My accident occurred in the fall of 2000. I was an apprentice for a brick laying company and fell from scaffolding 10 ft. onto a concrete pad. I acquired a traumatic brain injury along with other minor injuries. It has been a long, difficult recovery to my new normal. I was engaged and working toward a job that I really enjoyed. Now I must face my new life and struggles. Here are some of the things I struggle with.
The greatest difficulties that arise to me are time management, staying on track and keeping focused. I’m sure there are literally dozens if not hundreds of flaws that could be pointed out in me, but I was writing about the flaws that other survivors might have experienced, and I can just about guarantee every TBI survivor has experienced at least two of the three of these.
Time management is not a tough one to fix. It is a pain, but it isn’t impossible. All you need is an annoying alarm or a nagging loved one (alarm preferred) and you’re ready to go. Set it to go off early to give yourself extra time, if you’re slow. Always mind it and try to be Johnny or Jenny-on-the-spot.
Next, staying on track. Some non-brain injured people have problems with this one. Take for example The National Monument of Scotland. It was meant for those who died in the war against Napoleon in the century of 1900. Ground broke in 1826 to commemorate the brave Scotsmen who bled and died fighting Napoleon. As funds started to trickle out so did the pride and patriotism of the countrymen. They didn’t have the money at the time to finish it. Instead of finishing it later, they just left it. It sits unfinished to this day. Had they stayed on track, instead of a monument known as an epic failure it would have been a monument of pride for the Scotsmen from the beginning.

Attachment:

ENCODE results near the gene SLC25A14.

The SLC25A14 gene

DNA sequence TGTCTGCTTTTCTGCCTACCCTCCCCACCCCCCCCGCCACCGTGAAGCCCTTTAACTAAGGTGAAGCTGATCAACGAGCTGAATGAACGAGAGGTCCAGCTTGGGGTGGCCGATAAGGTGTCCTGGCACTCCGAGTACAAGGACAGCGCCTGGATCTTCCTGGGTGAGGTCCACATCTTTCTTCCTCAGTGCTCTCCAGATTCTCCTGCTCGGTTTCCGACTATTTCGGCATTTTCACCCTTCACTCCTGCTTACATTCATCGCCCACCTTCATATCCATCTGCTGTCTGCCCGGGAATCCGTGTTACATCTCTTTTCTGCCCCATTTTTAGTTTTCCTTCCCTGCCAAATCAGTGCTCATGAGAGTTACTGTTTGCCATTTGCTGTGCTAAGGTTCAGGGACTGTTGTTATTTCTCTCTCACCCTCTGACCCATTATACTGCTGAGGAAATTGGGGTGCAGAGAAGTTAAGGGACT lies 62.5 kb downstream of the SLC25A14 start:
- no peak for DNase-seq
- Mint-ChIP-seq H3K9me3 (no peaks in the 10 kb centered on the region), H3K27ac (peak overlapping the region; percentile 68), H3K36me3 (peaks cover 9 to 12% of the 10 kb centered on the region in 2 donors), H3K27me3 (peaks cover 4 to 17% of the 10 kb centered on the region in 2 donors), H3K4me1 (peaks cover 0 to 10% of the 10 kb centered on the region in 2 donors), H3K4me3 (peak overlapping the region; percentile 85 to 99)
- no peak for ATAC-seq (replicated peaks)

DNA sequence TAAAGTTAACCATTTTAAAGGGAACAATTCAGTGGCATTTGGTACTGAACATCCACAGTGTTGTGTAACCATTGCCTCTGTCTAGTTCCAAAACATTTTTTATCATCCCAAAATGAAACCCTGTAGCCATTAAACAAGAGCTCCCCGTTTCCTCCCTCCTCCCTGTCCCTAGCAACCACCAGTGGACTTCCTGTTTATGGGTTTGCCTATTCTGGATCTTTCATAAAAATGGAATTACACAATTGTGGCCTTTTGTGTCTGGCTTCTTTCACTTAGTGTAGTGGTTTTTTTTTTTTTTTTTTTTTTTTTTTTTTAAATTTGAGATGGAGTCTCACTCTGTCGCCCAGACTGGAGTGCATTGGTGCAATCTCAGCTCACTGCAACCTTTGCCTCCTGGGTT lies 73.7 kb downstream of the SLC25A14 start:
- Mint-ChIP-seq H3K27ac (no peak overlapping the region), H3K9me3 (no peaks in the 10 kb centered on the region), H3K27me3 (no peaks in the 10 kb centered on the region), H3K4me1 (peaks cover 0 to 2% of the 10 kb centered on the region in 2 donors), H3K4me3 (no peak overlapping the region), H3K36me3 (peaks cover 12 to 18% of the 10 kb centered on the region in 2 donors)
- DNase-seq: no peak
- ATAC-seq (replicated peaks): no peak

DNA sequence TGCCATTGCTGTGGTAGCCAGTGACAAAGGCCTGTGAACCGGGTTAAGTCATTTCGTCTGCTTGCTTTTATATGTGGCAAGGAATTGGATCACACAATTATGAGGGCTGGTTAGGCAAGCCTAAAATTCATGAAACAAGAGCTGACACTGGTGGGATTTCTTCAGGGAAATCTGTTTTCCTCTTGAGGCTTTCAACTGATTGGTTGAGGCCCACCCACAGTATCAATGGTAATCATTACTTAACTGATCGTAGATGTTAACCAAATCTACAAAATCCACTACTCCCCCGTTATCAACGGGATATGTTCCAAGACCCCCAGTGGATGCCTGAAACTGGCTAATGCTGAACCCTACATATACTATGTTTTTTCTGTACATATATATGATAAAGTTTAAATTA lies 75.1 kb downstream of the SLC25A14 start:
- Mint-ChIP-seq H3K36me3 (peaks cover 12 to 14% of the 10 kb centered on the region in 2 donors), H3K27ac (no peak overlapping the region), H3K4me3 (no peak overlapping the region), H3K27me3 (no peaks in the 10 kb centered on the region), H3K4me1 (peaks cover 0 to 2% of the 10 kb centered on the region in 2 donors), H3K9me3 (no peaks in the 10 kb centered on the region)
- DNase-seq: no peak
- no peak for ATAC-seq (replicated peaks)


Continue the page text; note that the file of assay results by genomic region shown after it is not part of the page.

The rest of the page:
Keeping your focus can be difficult when you have a TBI. Sometimes my TBI makes it seem like I have a hundred different things running through my brain. I’m using all my might just to hold onto that singular thought. As a cruel joke, someone has switched that thought and put a stupid water balloon in its place and now I’m left with a confused look on my face, a wet shirt, and not even the remnants of a water balloon because it was just a metaphor.
We’d like to thank Robb for taking the time to write out in his own words what it is like to be a TBI survivor and some of the long-term effects he deals with every day.